Enhance photos using iPhoto for Mac OS X

iPhoto has gained an array of new options to help give your images a professional finish. This tutorial shows how to make use of them.

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iPhoto provides an impressive and easy-to-use set of options for organising and browsing your photo library. However, it also has a number of editing tools that you can use to spruce up your images.

These aren’t always as straightforward as you might expect, though, so it’s worth taking a closer look at some of these to see how you can use them to enhance your photos.

Read:

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iPhoto provides an impressive and easy-to-use set of options for organising and browsing your photo library. However, it also has a number of editing tools that you can use to spruce up your images.

These aren’t always as straightforward as you might expect, though, so it’s worth taking a closer look at some of these to see how you can use them to enhance your photos.

Read:

 

Step 2 of 10:

First, switch to full-screen mode. Hit the Edit button in the bottom-right corner and this set of Quick Fix editing tools will appear. These include an Enhance option, which allows iPhoto to automatically try and improve the colours within your images.

This shot doesn’t look too bad, but some of the colours are a little pale, so we’ll hit Enhance and see what happens.

 

Step 3 of 10:

Here’s a Before/After comparison of the Enhance option.

The colours on the left are much brighter than in the original (on the right). This shot is a good candidate for using the Enhance option, as the lighting is good and there’s a range of different colours, which gives iPhoto plenty of data to work with.

Unfortunately, things aren’t always quite so straightforward.

 

Step 4 of 10:

This photo looks pretty washed out, with a combination of white snow and clouds overwhelming the colours in other areas of the image.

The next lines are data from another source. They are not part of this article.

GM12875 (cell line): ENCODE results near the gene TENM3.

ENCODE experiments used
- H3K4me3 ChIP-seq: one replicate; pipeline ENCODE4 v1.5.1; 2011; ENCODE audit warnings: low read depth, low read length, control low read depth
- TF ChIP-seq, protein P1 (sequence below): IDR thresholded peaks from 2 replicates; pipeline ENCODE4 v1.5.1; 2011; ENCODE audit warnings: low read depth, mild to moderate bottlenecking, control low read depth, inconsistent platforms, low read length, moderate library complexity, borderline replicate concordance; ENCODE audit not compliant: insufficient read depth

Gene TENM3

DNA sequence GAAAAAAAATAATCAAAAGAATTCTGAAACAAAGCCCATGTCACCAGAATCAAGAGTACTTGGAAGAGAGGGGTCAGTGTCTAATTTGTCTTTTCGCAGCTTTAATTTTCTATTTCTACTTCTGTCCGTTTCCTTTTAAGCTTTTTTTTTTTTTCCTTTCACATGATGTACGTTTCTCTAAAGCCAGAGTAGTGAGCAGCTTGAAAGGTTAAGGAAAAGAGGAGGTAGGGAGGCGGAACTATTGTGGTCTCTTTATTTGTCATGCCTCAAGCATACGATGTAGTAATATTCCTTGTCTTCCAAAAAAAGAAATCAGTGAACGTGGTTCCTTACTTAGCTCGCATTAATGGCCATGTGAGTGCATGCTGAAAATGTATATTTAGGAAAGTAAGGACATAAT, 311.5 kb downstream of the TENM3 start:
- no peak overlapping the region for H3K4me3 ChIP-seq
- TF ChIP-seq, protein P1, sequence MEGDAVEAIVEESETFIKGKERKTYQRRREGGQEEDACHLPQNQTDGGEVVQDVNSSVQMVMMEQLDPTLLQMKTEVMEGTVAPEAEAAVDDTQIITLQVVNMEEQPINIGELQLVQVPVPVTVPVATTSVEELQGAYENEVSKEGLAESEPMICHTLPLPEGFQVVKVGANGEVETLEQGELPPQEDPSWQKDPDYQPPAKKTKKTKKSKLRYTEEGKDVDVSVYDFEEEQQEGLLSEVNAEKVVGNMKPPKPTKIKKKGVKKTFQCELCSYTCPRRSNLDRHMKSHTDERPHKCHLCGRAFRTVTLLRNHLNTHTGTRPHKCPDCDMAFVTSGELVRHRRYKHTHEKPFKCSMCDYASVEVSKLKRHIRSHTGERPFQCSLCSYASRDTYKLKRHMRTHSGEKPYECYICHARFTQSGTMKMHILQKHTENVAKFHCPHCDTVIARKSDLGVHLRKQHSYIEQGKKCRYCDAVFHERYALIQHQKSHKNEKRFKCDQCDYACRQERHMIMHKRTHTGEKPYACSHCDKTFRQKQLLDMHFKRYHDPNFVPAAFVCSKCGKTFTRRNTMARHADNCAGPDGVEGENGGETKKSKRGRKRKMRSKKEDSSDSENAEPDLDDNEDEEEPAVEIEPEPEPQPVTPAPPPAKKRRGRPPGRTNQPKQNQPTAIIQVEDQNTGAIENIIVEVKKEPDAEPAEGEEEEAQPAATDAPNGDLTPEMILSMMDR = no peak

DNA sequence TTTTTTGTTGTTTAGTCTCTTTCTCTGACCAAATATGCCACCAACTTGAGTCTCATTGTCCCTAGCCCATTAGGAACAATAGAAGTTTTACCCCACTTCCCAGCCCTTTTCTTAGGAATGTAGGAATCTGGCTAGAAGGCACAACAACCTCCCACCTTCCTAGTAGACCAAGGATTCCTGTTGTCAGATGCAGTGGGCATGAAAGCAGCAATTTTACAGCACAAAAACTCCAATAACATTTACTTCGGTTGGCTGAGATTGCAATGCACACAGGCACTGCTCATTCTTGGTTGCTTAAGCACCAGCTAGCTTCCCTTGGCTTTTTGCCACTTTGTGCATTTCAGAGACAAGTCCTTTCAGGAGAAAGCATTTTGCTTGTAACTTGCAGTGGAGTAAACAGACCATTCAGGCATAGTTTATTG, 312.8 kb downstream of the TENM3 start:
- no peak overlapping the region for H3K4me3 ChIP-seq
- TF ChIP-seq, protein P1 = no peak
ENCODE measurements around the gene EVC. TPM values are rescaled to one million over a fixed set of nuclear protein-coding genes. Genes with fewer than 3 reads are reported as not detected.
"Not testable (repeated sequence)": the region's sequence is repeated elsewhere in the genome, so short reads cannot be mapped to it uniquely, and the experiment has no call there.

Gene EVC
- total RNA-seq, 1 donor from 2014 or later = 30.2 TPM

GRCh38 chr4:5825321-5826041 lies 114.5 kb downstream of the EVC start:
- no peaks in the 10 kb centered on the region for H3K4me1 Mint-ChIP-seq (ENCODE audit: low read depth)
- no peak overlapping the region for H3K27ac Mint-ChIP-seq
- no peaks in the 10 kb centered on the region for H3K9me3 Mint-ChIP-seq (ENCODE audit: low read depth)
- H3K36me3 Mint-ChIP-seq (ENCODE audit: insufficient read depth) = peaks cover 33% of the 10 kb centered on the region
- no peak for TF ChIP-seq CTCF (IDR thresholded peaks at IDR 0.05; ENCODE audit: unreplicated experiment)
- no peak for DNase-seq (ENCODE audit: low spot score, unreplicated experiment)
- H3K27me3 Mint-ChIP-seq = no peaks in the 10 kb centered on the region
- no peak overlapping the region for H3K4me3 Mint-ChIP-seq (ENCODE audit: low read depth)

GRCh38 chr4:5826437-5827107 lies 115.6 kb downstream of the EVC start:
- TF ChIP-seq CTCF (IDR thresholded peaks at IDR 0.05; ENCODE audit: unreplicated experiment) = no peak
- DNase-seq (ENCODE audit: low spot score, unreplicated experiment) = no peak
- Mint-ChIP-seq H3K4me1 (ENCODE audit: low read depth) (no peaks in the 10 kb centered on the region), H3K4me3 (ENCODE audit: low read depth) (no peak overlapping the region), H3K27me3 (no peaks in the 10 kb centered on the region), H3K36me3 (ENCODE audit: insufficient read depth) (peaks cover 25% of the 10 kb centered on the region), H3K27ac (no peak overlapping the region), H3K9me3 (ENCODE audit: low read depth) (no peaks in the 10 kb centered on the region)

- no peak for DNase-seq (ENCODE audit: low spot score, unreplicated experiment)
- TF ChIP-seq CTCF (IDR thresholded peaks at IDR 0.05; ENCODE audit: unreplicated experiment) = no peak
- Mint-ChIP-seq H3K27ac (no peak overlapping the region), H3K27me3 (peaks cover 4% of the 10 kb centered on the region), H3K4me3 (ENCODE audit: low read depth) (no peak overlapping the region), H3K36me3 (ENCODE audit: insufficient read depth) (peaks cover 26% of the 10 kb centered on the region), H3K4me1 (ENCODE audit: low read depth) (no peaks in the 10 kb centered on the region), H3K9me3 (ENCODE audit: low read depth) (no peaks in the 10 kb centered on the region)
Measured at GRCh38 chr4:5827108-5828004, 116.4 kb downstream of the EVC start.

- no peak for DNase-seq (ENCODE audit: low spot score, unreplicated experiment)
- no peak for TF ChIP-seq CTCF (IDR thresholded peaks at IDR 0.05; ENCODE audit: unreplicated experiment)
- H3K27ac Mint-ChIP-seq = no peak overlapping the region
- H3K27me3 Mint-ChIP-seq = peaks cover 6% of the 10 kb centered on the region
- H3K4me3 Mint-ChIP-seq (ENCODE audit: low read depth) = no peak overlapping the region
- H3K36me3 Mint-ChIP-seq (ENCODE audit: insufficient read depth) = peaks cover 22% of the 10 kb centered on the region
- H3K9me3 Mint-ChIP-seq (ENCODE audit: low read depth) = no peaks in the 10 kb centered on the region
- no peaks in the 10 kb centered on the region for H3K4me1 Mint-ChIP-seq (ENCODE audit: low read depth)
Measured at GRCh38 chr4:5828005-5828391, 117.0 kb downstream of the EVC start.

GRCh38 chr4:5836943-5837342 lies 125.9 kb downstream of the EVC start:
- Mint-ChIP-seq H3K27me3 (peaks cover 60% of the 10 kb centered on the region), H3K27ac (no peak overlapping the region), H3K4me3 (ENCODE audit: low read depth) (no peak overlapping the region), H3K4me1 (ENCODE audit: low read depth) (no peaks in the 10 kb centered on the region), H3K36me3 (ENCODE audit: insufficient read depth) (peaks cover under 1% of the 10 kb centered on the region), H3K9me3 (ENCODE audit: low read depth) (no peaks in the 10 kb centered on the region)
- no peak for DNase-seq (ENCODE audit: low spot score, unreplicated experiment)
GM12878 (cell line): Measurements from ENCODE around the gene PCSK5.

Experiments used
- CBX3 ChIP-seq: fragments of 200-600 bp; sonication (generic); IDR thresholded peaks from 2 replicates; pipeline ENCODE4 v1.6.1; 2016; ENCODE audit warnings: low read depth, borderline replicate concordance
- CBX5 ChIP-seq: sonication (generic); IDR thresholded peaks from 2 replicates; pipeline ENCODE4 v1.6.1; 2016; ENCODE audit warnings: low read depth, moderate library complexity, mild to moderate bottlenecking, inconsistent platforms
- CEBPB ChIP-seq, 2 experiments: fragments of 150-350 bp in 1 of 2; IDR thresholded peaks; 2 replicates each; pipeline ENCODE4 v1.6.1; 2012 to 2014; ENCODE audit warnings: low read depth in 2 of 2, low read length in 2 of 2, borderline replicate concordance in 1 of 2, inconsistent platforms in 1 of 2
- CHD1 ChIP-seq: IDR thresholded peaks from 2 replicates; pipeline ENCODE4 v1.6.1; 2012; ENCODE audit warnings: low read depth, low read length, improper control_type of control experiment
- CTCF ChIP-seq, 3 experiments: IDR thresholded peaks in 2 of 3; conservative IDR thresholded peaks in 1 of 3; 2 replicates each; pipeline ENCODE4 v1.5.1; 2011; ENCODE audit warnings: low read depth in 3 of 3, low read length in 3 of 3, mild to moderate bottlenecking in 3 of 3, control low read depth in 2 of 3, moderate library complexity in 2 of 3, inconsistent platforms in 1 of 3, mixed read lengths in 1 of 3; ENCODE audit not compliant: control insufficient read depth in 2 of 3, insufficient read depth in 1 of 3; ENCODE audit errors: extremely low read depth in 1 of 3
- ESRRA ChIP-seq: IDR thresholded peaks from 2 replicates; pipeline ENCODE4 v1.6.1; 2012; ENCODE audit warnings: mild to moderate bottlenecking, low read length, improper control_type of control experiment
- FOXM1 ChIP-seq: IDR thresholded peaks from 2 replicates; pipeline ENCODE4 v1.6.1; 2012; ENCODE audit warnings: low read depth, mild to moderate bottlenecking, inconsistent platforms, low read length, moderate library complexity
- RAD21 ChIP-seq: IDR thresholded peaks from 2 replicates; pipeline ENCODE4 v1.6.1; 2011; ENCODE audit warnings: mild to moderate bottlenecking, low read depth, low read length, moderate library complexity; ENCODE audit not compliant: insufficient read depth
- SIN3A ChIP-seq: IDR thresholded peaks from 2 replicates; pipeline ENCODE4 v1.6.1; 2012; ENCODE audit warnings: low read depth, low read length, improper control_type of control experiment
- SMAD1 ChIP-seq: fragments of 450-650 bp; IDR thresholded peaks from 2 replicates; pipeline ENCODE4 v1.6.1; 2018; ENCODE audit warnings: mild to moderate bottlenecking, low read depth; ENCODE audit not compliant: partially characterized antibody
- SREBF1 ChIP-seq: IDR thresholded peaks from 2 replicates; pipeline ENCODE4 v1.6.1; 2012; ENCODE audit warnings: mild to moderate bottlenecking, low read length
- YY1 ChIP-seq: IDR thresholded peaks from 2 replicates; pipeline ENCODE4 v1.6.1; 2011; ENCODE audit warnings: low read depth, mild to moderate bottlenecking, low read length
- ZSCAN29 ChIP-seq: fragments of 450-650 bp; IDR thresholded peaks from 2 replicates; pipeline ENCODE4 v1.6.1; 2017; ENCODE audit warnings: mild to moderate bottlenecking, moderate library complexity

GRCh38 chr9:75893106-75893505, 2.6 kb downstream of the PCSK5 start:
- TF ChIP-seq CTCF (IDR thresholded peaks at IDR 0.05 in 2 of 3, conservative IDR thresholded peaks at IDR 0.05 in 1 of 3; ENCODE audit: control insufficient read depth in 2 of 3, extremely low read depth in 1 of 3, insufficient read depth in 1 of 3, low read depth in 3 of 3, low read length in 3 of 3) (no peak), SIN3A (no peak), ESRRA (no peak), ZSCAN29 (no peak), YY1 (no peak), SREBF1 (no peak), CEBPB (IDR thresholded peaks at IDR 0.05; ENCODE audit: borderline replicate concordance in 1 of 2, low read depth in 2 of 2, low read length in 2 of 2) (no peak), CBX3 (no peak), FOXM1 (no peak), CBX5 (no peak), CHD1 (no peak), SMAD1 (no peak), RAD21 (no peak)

Enhance won’t have much effect, so click on the Adjust tab in the top-right corner to see a more advanced set of controls for adjusting settings, including contrast and exposure.

Above these is the Levels histogram.

 

Step 5 of 10:

The Levels histogram shows the levels of black and white in each image.

The little slider on the far left indicates the amount of ‘pure’ black in the image, while the one on the far right indicates pure white.

The slider in the middle corresponds to the grey mid-tones in the photo.

 

Step 6 of 10:

Click on the ‘black’ slider on the far-left of the histogram.

Drag the slider a little to the right – to about the 10% point.

This boosts the black levels and gives us a slightly crisper image.

Be careful, though, as too much black will overwhelm the detail in areas that are already dark – such as clothing and hair.

 

Step 7 of 10:

Next, click the saturation slider. Drag it to the right to increase the intensity of other colours, such as those blue trousers.

There’s a risk when increasing colour saturation that faces can end up with an orange perma-tan, so tick the box marked ‘Avoid saturating skin tones’.

iPhoto will boost blues and greens, while toning down areas of skin.

 

Step 8 of 10:

This high-res photo has plenty of detail, so we don’t need to use the Definition or Sharpness tools.

The Highlights tool can be used to tone down areas that are over-exposed, but here we want to use the Shadows tool.

Sliding it to the right helps to lighten the darkest areas, bringing out more detail in areas such as the subject’s black hair and the shadows around his face.

 

Step 9 of 10:

There’s one other thing that’s bugging us here, so we’ll return to the Quick Fix panel and use the Retouch tool to brush away the snowflakes that are in front of his face. However, this highlights iPhoto’s main weakness.

It’s great for making ‘global’ changes that affect the entire image, but doesn’t provide many options for selecting and editing specific small details.

 

Step 10 of 10:

Apple is aware of these limitations, so includes an option that lets you edit your photos in other apps.

Open iPhoto’s Preferences panel and click Advanced to see this pull-down menu.

This lets you organise and browse your photo collection in iPhoto, but when you press the Edit button, it will launch Photoshop Elements so you can edit your photos in that program.

Read: iPhoto and Preview tips for free photo editing on a Mac

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